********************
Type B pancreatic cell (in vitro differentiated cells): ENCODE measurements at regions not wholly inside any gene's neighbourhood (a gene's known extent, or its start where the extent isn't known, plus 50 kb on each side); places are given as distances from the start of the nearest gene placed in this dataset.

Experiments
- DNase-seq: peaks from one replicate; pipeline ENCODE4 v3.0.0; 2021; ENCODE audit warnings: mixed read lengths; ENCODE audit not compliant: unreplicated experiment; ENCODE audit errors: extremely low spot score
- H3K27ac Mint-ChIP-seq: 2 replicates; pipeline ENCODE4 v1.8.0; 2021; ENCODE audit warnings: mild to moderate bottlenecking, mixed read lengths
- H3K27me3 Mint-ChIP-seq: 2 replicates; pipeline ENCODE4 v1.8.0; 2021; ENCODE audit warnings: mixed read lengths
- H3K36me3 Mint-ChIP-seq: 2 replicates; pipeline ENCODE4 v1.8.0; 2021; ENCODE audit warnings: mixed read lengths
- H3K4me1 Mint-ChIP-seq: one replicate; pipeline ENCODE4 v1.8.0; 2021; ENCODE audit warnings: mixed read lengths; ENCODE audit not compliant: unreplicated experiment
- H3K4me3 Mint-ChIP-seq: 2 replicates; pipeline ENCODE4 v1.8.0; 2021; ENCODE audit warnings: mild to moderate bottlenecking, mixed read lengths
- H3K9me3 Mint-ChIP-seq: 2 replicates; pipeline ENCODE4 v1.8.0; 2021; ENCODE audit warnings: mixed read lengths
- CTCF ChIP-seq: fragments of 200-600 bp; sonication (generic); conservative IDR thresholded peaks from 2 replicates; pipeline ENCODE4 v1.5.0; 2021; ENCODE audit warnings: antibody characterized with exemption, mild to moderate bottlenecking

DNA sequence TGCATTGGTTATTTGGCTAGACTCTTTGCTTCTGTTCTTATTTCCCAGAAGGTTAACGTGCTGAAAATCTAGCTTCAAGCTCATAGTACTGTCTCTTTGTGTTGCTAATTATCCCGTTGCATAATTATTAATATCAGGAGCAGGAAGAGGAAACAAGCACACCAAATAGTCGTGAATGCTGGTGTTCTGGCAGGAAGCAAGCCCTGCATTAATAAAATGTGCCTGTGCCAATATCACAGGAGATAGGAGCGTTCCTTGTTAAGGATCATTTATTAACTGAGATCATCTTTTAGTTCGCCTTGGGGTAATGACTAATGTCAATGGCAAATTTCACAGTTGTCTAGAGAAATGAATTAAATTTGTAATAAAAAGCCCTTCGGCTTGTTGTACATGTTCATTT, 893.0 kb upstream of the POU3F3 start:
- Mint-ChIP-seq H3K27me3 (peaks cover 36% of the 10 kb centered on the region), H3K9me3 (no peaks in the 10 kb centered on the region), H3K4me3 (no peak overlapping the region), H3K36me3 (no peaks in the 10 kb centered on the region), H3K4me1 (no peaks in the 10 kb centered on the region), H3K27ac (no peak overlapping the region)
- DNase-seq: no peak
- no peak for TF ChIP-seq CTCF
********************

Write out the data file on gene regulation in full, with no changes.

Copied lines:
Type B pancreatic cell (in vitro differentiated cells): ENCODE measurements at regions not wholly inside any gene's neighbourhood (a gene's known extent, or its start where the extent isn't known, plus 50 kb on each side); places are given as distances from the start of the nearest gene placed in this dataset.

Experiments
- DNase-seq: peaks from one replicate; pipeline ENCODE4 v3.0.0; 2021; ENCODE audit warnings: mixed read lengths; ENCODE audit not compliant: unreplicated experiment; ENCODE audit errors: extremely low spot score
- H3K27ac Mint-ChIP-seq: 2 replicates; pipeline ENCODE4 v1.8.0; 2021; ENCODE audit warnings: mild to moderate bottlenecking, mixed read lengths
- H3K27me3 Mint-ChIP-seq: 2 replicates; pipeline ENCODE4 v1.8.0; 2021; ENCODE audit warnings: mixed read lengths
- H3K36me3 Mint-ChIP-seq: 2 replicates; pipeline ENCODE4 v1.8.0; 2021; ENCODE audit warnings: mixed read lengths
- H3K4me1 Mint-ChIP-seq: one replicate; pipeline ENCODE4 v1.8.0; 2021; ENCODE audit warnings: mixed read lengths; ENCODE audit not compliant: unreplicated experiment
- H3K4me3 Mint-ChIP-seq: 2 replicates; pipeline ENCODE4 v1.8.0; 2021; ENCODE audit warnings: mild to moderate bottlenecking, mixed read lengths
- H3K9me3 Mint-ChIP-seq: 2 replicates; pipeline ENCODE4 v1.8.0; 2021; ENCODE audit warnings: mixed read lengths
- CTCF ChIP-seq: fragments of 200-600 bp; sonication (generic); conservative IDR thresholded peaks from 2 replicates; pipeline ENCODE4 v1.5.0; 2021; ENCODE audit warnings: antibody characterized with exemption, mild to moderate bottlenecking

DNA sequence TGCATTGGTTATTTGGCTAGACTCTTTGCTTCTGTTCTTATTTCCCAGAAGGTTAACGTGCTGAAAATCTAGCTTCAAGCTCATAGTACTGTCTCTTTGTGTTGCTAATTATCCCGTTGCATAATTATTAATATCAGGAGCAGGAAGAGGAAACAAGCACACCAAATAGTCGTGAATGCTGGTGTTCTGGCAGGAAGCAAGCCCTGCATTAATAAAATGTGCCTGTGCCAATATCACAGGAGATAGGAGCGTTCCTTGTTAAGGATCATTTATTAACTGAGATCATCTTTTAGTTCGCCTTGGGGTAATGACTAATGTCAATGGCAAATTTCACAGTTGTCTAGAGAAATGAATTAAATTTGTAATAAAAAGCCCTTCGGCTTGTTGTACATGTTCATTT, 893.0 kb upstream of the POU3F3 start:
- Mint-ChIP-seq H3K27me3 (peaks cover 36% of the 10 kb centered on the region), H3K9me3 (no peaks in the 10 kb centered on the region), H3K4me3 (no peak overlapping the region), H3K36me3 (no peaks in the 10 kb centered on the region), H3K4me1 (no peaks in the 10 kb centered on the region), H3K27ac (no peak overlapping the region)
- DNase-seq: no peak
- no peak for TF ChIP-seq CTCF